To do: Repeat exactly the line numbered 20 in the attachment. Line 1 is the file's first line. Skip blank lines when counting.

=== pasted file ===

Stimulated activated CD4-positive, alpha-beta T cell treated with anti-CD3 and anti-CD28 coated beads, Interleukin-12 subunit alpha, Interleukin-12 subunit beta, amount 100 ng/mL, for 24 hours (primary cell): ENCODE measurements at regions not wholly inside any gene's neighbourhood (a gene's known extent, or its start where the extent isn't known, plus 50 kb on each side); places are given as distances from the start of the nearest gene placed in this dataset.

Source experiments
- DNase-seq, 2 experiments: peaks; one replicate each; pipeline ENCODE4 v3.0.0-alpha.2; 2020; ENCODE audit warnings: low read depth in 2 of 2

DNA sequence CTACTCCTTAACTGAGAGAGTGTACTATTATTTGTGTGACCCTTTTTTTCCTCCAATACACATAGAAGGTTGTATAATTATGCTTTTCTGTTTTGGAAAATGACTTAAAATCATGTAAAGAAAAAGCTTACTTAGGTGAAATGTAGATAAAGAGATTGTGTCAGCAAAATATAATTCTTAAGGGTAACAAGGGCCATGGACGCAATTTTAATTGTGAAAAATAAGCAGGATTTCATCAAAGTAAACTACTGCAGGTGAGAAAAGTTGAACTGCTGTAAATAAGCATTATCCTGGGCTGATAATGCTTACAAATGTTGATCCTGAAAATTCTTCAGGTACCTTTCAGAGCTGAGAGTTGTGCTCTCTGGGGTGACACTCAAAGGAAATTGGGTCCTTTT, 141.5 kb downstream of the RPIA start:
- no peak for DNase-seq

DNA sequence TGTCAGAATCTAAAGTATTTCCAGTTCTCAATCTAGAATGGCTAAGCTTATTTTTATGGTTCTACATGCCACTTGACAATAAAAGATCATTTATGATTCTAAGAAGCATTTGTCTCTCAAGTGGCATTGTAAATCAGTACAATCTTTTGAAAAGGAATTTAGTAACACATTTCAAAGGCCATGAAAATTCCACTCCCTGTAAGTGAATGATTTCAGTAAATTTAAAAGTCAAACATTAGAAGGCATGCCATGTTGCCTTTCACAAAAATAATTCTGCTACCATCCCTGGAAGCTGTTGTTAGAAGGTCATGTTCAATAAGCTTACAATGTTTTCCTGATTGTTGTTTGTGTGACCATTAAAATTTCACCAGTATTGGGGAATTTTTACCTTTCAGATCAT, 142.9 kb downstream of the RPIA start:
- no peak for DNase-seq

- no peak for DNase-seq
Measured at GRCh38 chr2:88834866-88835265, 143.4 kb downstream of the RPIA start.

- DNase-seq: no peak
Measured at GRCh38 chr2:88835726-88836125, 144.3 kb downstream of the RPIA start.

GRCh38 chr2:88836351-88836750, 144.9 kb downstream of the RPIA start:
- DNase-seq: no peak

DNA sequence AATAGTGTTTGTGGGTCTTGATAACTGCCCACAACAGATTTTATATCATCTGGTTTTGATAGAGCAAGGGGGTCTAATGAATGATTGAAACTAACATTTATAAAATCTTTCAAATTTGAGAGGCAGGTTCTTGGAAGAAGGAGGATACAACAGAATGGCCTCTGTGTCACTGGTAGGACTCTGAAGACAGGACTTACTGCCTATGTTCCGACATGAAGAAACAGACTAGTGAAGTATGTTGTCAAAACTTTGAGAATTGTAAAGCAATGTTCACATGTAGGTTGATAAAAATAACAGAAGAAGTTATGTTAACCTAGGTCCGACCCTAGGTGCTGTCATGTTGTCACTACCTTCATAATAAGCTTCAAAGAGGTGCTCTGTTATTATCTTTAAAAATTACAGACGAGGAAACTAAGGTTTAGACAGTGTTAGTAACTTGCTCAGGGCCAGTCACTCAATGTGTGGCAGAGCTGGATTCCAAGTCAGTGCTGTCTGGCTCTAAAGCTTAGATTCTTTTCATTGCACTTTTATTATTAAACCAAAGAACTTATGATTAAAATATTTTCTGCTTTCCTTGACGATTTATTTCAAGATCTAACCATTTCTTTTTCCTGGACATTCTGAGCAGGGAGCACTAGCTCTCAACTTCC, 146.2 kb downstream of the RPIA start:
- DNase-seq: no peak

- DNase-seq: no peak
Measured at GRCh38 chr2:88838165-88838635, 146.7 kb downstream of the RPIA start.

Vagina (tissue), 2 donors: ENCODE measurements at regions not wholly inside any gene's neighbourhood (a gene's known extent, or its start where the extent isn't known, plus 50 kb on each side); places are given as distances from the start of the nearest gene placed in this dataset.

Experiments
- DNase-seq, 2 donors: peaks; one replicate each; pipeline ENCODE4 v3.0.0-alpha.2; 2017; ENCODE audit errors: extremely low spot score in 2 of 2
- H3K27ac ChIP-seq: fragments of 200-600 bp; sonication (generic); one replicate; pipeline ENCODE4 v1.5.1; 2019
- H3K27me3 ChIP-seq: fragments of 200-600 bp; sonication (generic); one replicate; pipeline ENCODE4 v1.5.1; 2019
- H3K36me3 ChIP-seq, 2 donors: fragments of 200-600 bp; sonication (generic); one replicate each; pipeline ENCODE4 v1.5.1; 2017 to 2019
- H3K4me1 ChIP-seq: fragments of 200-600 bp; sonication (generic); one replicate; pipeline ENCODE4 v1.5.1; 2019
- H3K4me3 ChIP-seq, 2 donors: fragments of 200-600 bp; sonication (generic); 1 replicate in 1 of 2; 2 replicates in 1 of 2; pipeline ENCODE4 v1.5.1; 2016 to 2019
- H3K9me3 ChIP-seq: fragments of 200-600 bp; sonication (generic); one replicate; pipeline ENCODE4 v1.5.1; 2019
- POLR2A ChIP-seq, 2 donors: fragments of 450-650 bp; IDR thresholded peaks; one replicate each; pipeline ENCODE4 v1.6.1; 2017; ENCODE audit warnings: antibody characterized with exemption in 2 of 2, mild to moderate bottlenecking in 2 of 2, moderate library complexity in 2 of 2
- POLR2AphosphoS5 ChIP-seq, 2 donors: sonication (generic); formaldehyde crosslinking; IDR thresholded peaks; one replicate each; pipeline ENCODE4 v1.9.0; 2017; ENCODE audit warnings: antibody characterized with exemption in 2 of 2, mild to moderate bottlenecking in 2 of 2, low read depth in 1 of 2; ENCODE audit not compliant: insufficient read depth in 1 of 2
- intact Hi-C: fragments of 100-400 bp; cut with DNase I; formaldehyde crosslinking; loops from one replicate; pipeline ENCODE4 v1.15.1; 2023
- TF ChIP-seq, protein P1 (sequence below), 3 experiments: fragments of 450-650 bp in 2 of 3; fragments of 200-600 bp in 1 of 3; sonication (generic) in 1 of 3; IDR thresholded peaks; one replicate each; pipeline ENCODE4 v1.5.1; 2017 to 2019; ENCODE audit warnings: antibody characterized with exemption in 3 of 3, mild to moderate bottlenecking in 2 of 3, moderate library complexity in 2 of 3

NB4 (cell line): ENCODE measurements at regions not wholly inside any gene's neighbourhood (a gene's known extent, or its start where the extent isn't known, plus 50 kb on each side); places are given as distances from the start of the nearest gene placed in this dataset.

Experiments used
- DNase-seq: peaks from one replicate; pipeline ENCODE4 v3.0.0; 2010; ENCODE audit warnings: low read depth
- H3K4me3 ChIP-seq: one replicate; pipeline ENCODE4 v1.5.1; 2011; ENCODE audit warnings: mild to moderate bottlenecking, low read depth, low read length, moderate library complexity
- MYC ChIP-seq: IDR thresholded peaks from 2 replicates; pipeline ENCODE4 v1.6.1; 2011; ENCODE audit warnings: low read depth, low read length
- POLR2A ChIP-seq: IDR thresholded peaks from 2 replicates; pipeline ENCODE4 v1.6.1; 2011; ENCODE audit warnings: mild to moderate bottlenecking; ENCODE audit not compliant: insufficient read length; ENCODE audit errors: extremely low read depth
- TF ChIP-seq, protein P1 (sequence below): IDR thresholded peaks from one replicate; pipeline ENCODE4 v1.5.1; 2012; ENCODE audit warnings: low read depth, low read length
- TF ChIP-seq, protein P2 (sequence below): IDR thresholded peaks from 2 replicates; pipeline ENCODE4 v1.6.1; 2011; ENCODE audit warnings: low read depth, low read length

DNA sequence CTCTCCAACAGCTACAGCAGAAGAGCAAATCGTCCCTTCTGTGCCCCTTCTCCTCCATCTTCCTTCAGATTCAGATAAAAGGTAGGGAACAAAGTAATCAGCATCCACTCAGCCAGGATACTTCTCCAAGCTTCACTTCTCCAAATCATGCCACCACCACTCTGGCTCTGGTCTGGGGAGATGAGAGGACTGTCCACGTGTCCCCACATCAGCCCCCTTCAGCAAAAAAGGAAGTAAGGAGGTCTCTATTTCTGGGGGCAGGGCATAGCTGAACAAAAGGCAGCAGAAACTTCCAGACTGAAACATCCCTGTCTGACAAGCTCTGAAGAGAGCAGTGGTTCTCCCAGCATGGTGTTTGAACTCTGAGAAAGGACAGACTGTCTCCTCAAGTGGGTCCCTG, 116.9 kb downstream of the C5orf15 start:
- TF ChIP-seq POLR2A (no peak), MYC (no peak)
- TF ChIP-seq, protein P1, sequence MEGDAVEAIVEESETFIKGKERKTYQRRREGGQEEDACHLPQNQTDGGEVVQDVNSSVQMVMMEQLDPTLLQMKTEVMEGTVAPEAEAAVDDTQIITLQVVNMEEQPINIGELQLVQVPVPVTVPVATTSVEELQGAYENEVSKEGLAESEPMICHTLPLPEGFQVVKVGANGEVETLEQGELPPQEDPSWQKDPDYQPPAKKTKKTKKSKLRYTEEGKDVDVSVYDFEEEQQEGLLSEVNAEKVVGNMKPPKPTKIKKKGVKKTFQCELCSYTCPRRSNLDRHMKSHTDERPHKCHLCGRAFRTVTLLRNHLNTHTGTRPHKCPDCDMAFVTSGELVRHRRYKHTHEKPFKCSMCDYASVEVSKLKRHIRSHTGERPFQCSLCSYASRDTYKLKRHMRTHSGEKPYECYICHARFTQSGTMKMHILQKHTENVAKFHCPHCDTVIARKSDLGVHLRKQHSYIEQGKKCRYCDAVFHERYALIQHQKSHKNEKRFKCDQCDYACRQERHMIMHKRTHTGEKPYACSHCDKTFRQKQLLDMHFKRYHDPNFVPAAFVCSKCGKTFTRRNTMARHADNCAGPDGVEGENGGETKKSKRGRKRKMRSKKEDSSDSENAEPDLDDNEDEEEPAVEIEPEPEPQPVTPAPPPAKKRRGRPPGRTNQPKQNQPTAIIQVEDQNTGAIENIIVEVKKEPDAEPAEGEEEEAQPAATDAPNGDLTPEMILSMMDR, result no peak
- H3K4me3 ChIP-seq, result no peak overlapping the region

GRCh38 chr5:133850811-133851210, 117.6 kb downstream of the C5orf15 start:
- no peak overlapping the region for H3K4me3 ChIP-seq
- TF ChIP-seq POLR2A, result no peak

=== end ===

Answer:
- DNase-seq, 2 donors: peaks; one replicate each; pipeline ENCODE4 v3.0.0-alpha.2; 2017; ENCODE audit errors: extremely low spot score in 2 of 2